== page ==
The real problem of  gangs

Coming back to Moosewala, the real issue around his killing is not guns but the gang culture. Punjab DGP VK Bhawra, at a press conference on the day of Moosewala’s murder, revealed that the police suspected rivalry between the Lawrence Bishnoi and Lucky Patial-Bambiha gangs to have caused the killing.

This came soon after one Goldy Brar of Bishnoi’s gang claimed responsibility for the killing. He called it retaliation for Moosewala’s alleged involvement in the killing of ‘our brother’ Vicky Middhukhera, a young Akali Dal leader, who was shot dead last August. Brar also reportedly blamed Moosewala for the deaths of other people associated with the Bishnoi gang.

The DGP further claimed that Moosewala’s manager, Shaganpreet, was one of the accused in Midhukhera’s murder.

It is a different matter that within a day of his presser, Bhawra tied himself in knots clarifying his claims after he was roundly criticised for ostensibly linking Moosewala to the state’s raging gang wars.

Moosewala’s father wrote to Punjab Chief Minister Bhagwant Mann, criticising his government for showing his son in the ‘wrong light’. The state government then issued a statement quoting the DGP saying he, on no occasion, ever said that Moosewala was a gangster or affiliated with gangsters.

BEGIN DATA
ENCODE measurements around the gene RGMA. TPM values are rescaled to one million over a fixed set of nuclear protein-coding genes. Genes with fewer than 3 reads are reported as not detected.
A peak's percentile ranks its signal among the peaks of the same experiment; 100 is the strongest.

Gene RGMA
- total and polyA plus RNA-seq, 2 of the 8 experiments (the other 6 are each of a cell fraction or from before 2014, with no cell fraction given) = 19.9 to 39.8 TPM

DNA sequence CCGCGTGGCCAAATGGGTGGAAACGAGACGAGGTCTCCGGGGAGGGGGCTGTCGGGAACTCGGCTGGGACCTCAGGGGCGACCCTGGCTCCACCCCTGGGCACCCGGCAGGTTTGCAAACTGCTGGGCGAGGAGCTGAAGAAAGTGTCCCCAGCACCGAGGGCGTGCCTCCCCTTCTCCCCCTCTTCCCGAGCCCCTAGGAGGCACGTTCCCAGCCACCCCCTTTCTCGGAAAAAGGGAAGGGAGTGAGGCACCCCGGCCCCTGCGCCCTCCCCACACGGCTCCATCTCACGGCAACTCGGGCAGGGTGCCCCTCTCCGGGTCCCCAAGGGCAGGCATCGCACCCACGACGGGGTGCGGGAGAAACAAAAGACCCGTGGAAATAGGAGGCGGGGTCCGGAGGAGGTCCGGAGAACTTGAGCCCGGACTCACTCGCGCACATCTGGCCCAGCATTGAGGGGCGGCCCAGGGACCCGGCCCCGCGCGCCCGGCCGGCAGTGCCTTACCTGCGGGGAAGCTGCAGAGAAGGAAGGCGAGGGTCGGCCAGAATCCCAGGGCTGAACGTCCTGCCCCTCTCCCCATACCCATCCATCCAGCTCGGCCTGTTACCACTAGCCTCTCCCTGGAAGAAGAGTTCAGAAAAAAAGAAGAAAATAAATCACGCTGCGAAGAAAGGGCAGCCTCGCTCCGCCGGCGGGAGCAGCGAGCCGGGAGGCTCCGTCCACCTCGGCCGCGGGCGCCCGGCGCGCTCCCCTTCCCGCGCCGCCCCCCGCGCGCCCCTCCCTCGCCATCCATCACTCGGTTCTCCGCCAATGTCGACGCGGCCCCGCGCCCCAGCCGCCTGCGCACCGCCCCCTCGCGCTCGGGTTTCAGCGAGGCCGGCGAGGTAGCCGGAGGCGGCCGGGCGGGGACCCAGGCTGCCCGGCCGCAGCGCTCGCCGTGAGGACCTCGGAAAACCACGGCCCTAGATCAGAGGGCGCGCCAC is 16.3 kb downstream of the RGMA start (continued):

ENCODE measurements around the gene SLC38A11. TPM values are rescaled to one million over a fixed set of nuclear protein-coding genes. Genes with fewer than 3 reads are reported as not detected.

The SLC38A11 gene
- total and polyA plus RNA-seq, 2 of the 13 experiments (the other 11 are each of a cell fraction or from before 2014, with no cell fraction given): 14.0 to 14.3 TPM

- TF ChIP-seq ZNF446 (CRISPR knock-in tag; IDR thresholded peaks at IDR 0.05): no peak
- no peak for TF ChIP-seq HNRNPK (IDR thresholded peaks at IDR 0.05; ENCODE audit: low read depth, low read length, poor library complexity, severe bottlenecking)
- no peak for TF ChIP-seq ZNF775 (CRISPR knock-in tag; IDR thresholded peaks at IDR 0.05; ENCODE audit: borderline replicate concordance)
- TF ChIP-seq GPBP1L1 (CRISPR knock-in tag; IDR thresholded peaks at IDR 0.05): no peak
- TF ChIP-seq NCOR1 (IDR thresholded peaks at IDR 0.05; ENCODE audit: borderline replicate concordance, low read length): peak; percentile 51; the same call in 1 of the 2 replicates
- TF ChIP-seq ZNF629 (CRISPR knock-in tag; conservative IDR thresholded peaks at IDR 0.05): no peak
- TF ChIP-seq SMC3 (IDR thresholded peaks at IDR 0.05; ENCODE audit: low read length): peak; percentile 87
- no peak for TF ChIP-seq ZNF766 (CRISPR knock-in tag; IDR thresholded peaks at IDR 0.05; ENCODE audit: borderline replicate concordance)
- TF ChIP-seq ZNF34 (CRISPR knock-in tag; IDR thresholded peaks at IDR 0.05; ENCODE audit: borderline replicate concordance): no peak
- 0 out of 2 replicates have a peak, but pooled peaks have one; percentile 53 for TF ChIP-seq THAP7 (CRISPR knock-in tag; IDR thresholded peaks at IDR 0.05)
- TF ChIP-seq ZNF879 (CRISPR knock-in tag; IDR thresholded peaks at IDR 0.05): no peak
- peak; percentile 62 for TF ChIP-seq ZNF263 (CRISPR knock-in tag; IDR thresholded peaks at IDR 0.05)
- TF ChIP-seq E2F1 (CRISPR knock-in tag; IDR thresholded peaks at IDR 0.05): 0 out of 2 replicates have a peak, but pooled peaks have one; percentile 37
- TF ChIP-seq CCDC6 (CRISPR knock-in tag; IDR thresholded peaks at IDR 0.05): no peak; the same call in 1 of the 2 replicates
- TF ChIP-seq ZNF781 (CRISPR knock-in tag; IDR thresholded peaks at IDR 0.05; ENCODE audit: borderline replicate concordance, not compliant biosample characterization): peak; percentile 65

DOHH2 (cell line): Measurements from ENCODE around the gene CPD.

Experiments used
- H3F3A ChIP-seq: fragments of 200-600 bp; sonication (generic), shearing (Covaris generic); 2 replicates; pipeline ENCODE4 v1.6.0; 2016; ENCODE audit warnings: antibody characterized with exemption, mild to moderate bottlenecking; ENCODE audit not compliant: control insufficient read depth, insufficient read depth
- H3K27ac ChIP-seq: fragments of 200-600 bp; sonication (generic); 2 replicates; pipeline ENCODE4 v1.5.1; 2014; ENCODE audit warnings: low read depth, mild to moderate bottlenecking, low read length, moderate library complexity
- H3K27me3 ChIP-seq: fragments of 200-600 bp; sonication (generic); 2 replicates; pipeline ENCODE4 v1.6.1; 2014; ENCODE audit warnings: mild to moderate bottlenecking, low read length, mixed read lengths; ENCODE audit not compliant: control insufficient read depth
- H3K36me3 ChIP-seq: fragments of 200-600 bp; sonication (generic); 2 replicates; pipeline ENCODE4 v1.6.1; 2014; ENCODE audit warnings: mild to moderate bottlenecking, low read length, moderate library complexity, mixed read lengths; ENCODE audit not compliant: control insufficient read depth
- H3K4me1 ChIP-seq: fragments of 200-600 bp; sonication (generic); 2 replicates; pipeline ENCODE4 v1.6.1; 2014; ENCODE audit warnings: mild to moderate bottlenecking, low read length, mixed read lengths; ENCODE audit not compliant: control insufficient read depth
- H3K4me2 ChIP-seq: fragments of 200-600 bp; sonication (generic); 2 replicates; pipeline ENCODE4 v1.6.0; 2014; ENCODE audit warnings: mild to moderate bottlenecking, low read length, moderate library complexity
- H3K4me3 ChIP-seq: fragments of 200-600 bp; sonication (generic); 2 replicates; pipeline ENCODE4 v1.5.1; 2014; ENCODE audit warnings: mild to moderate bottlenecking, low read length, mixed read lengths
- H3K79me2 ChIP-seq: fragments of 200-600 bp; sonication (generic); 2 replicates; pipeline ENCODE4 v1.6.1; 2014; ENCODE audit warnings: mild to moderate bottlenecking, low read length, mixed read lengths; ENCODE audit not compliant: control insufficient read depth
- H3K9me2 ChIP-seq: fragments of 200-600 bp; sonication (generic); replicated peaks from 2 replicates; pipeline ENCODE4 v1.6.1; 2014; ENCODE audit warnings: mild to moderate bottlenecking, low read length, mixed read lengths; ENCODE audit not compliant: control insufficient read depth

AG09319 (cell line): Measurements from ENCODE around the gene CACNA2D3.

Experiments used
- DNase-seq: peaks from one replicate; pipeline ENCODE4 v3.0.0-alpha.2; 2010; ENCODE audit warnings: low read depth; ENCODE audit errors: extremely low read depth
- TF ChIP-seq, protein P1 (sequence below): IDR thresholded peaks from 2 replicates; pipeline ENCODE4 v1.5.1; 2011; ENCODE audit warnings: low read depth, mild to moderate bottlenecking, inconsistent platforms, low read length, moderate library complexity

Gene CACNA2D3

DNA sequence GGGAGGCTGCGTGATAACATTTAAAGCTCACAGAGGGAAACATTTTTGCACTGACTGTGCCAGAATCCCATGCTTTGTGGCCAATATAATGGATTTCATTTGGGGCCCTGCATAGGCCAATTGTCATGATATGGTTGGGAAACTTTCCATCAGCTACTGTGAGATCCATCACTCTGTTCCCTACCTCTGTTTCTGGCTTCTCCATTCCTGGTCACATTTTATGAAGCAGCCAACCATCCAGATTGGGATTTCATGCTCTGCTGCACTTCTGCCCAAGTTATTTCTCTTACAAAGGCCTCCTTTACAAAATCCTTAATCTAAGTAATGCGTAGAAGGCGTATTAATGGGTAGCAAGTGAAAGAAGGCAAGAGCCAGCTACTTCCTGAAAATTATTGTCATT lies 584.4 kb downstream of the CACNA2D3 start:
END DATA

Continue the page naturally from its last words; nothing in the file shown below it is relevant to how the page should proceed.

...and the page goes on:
The ongoing investigations will reveal — or perhaps they won’t; as is often the case with our police probes — whether or not Moosewala fell prey to gang rivalry, or if there was more to his death. Yet, the tragedy has exposed the proliferation of gang culture in Punjab.

According to former Punjab DGP Shashi Kant, gang culture is a decades-old phenomenon in the state. He told The Federal that it started over two decades ago with a section of politicians using gangsters for illegal activities or winning elections. The bureaucratic nexus gave them protection.

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Kant added that the gangs started with small petty crimes before drifting into big ones and expanding into other states as well.  “It is only now that Punjab’s gang culture has come to light — when a pop star followed by millions on social media across nations was killed because of their involvement. But this problem was always there,” he said.

Gangs and entertainment industry

Kant said that gangsters in the past made money through land grabs and drug trade. But the rise of the Punjabi music and film industries over the past decade opened a new avenue for the gangs — they took to extortion from big stars. “It is the same model gangs follow in Delhi or Mumbai,” he added.

Punjabi singers have been threatened and attacked in extortion bids in the recent past. For instance, singer Parmish Verma was attacked allegedly by the Dilpreet-Rinda gang in Mohali in 2018.  Verma, who sustained a bullet wound in his leg, wrote later in a Facebook post that the incident was linked to extortion. He had no enmity with the perpetrators, he added.

Another popular singer-actor, Gippy Grewal, allegedly received extortion threats in 2018. He made a police complaint and a case was registered against a gangster.